Home-style lamb curry

Prep: 15 mins Cook: 1 hr, 50 mins


Serves 4

Storecupboard spices along with puréed onions, garlic and ginger create an authentic flavour in this tender lamb curry that's rich in iron and 2 of your 5-a-day

Nutrition and extra info

  • Gluten-free

Nutrition: per serving

  • kcal470
  • fat29g
  • saturates10g
  • carbs11g
  • sugars8g
  • fibre3g
  • protein39g
  • salt0.3g
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  • thumb-sized piece ginger, ½ cut into matchsticks, the rest left whole



    Mainly grown in Jamaica, Africa, India, China and Australia, ginger is the root of the plant. It…

  • 2 onions, quartered



    Onions are endlessly versatile and an essential ingredient in countless recipes. Native to Asia…

  • 4 garlic cloves
  • 2 tbsp rapeseed oil
    Rapeseed oil

    Rapeseed oil

    If you want a light alternative to other cooking oils, rapeseed is a great choice and has…

  • 1 cinnamon stick
  • 1 tbsp ground coriander
  • 1 tsp ground cumin



    An aromatic spice native to eastern Mediteranean countries and Upper Egypt. This warm,…

  • 1 tsp ground turmeric
  • ½ tsp fennel seeds
    Fennel seeds

    Fennel seeds

    feh-nell seeds

    A dried seed that comes from the fennel herb, fennel seeds look like cumin seeds, only greener,…

  • 750g leg of lamb, diced
  • 400g can chopped tomatoes
  • 1 red chilli or green chilli, deseeded and sliced
  • small bunch coriander, stalks finely chopped, leaves roughly chopped
  • basmati rice and mango chutney or raita, to serve


  1. Put the whole piece of ginger, the onions and garlic in a food processor with 300ml water. Blitz to a smooth purée. Scrape down the sides with a spoon and blitz again to make it as smooth as you can. Tip into a deep sauté pan, cover with a lid and simmer for 15 mins. Remove the lid and cook for 5 mins more, stirring occasionally. By now the liquid should be all gone. If not, cook a little longer.

  2. Add the oil to the pan with the rest of the ginger. Turn up the heat and fry, stirring, for 3-5 mins until it starts to colour.

  3. Stir in the spices and add the lamb. Stir-fry until the lamb changes colour. Tip in the tomatoes with a can of water and the chilli, season well, cover and leave to simmer for 1 hr.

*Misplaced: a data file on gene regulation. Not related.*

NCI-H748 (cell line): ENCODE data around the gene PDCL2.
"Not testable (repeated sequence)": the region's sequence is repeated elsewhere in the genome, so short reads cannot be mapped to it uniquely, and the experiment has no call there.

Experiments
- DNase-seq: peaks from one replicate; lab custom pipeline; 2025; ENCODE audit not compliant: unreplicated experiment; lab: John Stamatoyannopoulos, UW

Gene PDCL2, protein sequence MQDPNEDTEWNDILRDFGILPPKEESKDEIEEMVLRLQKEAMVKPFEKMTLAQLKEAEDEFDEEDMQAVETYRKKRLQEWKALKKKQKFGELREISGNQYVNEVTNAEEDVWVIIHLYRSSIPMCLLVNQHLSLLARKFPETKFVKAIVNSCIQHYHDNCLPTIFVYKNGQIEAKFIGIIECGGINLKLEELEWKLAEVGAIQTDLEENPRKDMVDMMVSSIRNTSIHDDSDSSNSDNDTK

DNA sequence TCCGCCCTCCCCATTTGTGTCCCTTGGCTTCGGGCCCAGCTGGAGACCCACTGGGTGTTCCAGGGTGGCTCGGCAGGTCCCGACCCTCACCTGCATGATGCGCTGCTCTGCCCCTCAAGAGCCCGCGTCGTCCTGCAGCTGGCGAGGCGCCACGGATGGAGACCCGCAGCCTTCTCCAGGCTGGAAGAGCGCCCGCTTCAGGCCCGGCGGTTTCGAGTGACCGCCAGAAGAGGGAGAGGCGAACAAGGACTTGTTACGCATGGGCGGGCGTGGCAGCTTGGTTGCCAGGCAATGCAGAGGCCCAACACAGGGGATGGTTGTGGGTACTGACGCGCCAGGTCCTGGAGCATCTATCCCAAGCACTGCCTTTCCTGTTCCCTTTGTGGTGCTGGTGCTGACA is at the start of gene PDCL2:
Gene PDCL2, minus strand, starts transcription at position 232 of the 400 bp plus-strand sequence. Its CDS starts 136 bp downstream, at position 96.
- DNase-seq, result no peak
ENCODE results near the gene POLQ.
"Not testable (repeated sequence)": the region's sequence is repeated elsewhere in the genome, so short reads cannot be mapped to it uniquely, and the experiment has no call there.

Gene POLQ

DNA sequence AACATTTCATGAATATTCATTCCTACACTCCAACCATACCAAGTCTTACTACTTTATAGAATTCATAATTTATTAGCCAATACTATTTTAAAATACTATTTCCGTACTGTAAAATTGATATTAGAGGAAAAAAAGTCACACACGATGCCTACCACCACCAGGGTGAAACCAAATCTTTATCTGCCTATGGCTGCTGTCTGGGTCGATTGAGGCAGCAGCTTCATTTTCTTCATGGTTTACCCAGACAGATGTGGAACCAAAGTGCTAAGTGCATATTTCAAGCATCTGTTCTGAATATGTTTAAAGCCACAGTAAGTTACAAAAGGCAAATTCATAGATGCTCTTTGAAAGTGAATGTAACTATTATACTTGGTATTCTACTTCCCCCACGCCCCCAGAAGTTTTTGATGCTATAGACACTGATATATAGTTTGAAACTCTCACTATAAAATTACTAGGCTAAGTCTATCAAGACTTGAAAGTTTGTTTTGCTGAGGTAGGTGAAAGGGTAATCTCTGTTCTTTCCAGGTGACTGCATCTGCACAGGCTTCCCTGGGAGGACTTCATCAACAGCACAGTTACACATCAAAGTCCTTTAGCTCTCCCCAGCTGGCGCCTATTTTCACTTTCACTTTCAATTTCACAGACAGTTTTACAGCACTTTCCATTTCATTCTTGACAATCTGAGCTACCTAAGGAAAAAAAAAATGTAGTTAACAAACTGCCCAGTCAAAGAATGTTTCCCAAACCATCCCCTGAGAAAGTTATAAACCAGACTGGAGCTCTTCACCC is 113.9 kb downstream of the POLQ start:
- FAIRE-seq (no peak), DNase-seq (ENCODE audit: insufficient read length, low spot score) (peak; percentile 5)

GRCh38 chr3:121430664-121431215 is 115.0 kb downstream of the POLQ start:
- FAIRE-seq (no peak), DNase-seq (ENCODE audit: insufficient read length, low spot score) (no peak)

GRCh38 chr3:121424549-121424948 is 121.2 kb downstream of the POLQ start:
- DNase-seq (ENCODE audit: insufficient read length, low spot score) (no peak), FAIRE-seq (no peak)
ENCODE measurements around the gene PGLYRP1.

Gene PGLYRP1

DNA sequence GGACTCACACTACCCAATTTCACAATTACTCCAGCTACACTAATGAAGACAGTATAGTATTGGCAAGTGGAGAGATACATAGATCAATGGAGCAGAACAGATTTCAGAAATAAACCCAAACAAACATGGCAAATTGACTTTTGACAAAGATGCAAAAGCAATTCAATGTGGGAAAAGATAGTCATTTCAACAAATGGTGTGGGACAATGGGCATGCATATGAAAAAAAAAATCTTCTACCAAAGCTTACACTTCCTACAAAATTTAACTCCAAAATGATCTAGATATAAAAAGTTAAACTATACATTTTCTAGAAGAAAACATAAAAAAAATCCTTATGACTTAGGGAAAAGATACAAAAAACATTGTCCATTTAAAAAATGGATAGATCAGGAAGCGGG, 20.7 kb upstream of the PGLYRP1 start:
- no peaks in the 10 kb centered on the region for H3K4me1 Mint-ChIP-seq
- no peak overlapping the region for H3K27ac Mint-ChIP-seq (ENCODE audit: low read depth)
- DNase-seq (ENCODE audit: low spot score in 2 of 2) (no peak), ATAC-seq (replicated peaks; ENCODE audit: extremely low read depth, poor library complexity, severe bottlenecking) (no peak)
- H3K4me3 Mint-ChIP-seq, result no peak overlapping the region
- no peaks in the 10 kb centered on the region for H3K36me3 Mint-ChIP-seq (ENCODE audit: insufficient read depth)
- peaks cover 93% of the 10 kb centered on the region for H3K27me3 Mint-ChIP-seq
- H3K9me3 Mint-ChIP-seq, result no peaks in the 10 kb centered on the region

4. Stir in the coriander stalks, re-cover and cook for a final 30 mins until the lamb is tender. Add a splash of water if necessary to loosen the consistency as it cooks. Stir in the coriander leaves and serve with basmati rice and mango chutney or raita.

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Comments (17)

monza's picture

I did add water to the onion/garlic blend. I did not measure it. Just added enough to make it a slurry. Then I added a touch more while in pan to make it a little thinner. I think the issue most are having is due to variation in onion sizes.

Once I added the spices- it was curry paste! I was so excited- I didn't know it would form a paste.

Added chopped green beans, diced carrot (3), and a few grape tomatoes (just to use them up as they weren't going to last).

This recipe came out great for me. So glad i got a surprise lesson for curry paste base.

vipersmate's picture

Brilliant curry agree leaving the water out at the beginning and adding a splash of oil produces a fantastic paste. My wife enjoyed it very much and look forward to enjoying it as a regular meal.

Wharfedalemum's picture

I loved this curry. I didn't read any of the other comments before making it and just halved the ingredients as I used 450g lamb. I used half the water and it evaporated in the time. This made quite a dry but absolutely delicious curry. I will definitely be making it again.

Ls4711's picture

As with other contributors I didn't use any water to blend the onions, garlic and ginger only a teaspoon of oil instead. I also used chicken stock with the water after the tomatoes are added. I felt th sauce was a little bland for my taste so I added an extra teaspoon of all the spices with the addition of chilli flashes and 2 tsp of tandoori garam masala. What a transformation. Really enjoyed it and will be making again....

Roccocharles's picture

Oh and further to my comment below, I added a tiny bit of water, but I had to pour it away. So I think it needs NO WATER with the ginger, garlic and onion mixture, so you can actually sauté it with a bit if oil.